PGM: So given this climate whereby streaming has affected the way we consume music. Albums are slowly losing their relevance and sanctity. Do you believe in the sanctity of albums?

Muyiwa: As an artist, you don’t just wake up, or say you just started singing a year before and say you want to release an album. An album for me is that you’ve fully understood your sound. You’ve also understood your audience and you’ve found a way of making your sound and your audience meet at a middle ground. So that when it’s being released, they catch it the way you want them to catch it. If you’ve been able to figure out these three things then you can now say you are ready to work on an album. So it’s a thing of going through the process. That’s why we have stuff like EPs and mixtapes to see what works for you and what does not work for you. 

Like I told you it’s just a journey. And even when you do the album, it might not be efficient in those three areas. But then it’s just part of the journey so that the next one can be greater. So yes, I think albums are very necessary. Even mixtapes and EPs are winning “Album of the Year” at the Grammys. It’s part of your digital resume as an artist. It’s your legacy. You’d be known by those things that you put out.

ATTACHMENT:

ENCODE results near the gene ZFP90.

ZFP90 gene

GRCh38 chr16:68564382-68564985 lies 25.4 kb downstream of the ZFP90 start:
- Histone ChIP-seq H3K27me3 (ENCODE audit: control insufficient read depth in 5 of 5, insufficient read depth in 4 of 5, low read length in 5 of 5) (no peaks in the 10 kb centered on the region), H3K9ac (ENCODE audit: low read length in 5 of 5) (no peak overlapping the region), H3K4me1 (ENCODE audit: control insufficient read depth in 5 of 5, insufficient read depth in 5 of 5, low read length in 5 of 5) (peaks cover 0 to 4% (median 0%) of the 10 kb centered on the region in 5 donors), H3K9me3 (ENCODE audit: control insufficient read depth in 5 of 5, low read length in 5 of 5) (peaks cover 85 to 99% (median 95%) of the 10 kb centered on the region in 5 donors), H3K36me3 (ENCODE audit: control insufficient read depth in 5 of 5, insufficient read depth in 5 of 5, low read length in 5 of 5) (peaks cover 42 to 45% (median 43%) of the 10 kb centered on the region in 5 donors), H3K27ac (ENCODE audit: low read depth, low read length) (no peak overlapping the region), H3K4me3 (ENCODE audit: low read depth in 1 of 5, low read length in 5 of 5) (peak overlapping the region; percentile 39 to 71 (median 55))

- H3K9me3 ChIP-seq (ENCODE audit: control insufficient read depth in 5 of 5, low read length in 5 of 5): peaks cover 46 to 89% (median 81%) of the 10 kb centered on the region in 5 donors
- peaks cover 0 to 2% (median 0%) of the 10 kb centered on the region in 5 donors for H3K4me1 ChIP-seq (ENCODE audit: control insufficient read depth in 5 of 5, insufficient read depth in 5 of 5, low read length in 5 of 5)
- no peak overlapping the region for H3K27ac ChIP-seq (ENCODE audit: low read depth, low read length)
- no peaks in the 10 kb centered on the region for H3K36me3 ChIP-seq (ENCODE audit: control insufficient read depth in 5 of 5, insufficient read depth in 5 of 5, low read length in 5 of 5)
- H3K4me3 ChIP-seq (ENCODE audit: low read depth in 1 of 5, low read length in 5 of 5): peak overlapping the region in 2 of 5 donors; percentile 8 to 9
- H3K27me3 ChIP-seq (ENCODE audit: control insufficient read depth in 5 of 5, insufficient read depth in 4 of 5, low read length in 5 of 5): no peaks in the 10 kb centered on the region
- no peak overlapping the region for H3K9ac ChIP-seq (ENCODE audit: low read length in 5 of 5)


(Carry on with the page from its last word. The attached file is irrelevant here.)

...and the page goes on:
PGM: On your imminent project do you have any persons you’re working with?

Muyiwa – The project is very dynamic. In terms of artists, we only featured one person and she’s a spoken word artist. But there are other features from artists but not like singing and all of that. We kind of picked off some of the elements on “Conversations” into this one that we are working on. 

PGM: What and who are your biggest influences? 

Muyiwa:  I’d start with what. I’m influenced by life itself. Life experiences, the things we see every day, that’s like my first source of inspiration. Abstract phenomenon also. I could sing about clouds just because I feel good looking at them. I’m also inspired by moods. When it comes to what, it’s daily happenings, abstract happenings and my mood.